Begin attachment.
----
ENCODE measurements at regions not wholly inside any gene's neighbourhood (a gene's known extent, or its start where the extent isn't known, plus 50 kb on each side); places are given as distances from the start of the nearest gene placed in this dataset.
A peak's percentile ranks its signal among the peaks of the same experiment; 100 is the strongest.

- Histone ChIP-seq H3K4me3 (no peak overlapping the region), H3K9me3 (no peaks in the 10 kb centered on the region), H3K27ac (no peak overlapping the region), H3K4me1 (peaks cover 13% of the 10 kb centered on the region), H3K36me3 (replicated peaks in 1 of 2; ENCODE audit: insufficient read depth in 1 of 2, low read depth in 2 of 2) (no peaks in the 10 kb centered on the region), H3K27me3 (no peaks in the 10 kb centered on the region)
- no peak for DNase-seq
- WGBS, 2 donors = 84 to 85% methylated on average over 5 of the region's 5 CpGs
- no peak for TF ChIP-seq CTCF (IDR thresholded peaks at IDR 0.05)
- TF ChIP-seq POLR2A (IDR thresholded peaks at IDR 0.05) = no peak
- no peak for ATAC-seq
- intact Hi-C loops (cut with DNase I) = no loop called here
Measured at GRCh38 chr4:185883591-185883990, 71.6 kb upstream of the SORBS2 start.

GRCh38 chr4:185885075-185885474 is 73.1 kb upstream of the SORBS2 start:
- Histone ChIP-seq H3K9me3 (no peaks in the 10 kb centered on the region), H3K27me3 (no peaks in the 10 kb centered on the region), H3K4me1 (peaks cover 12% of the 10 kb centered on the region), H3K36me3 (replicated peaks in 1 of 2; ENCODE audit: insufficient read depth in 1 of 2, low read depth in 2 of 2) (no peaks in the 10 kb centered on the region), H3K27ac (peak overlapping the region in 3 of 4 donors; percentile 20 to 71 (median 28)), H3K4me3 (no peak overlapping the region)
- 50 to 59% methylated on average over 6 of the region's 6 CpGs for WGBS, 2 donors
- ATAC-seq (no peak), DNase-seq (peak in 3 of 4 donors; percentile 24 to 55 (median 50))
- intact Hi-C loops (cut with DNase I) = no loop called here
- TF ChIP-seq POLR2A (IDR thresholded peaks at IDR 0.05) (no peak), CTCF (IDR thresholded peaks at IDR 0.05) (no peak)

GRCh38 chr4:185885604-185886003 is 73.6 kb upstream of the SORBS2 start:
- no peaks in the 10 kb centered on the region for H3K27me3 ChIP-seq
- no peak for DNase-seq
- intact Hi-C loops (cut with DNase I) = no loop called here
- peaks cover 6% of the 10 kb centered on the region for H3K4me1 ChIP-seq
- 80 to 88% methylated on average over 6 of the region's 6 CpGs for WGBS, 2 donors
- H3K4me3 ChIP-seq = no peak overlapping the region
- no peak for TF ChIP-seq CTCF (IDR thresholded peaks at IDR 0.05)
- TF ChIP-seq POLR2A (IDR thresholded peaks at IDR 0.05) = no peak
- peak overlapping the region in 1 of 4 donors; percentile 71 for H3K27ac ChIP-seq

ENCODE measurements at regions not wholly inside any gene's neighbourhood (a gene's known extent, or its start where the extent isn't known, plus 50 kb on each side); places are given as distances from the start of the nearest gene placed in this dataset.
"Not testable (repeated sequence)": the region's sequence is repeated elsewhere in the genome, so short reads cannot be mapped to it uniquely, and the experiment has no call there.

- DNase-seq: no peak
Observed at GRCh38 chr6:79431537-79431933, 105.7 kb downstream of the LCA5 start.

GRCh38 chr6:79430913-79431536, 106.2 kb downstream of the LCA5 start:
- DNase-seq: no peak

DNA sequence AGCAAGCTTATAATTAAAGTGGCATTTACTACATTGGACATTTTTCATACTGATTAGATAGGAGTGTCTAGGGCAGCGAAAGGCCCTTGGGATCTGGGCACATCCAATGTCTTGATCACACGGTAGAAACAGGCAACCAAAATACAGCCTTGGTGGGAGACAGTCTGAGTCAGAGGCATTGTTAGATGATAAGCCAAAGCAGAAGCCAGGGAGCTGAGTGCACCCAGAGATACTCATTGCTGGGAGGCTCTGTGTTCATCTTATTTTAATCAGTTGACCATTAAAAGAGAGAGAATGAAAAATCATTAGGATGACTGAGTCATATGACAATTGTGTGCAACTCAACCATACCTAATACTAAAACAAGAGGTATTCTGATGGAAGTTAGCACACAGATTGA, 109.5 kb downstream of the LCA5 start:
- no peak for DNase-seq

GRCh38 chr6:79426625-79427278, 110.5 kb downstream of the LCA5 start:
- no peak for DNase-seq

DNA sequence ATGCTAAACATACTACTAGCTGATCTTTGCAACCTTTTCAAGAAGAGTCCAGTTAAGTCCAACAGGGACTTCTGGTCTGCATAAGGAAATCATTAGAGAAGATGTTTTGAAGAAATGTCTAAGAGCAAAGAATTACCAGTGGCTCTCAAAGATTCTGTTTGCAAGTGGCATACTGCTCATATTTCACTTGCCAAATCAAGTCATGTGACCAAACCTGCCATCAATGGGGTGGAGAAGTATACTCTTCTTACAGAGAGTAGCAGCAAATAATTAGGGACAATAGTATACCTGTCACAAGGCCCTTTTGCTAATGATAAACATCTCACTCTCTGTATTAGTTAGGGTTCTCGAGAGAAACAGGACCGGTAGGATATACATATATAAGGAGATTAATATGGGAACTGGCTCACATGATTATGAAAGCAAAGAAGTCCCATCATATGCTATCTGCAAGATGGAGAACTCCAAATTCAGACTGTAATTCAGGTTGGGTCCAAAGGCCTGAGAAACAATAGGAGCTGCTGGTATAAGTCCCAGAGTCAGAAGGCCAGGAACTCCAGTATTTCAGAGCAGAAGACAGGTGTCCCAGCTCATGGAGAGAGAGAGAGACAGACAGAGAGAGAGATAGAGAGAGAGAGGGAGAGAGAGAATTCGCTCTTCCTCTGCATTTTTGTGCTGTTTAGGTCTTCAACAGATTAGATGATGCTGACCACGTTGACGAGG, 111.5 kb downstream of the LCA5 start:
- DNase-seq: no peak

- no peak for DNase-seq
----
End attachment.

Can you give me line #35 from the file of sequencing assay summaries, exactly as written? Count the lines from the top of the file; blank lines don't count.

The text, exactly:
GRCh38 chr6:79426625-79427278, 110.5 kb downstream of the LCA5 start: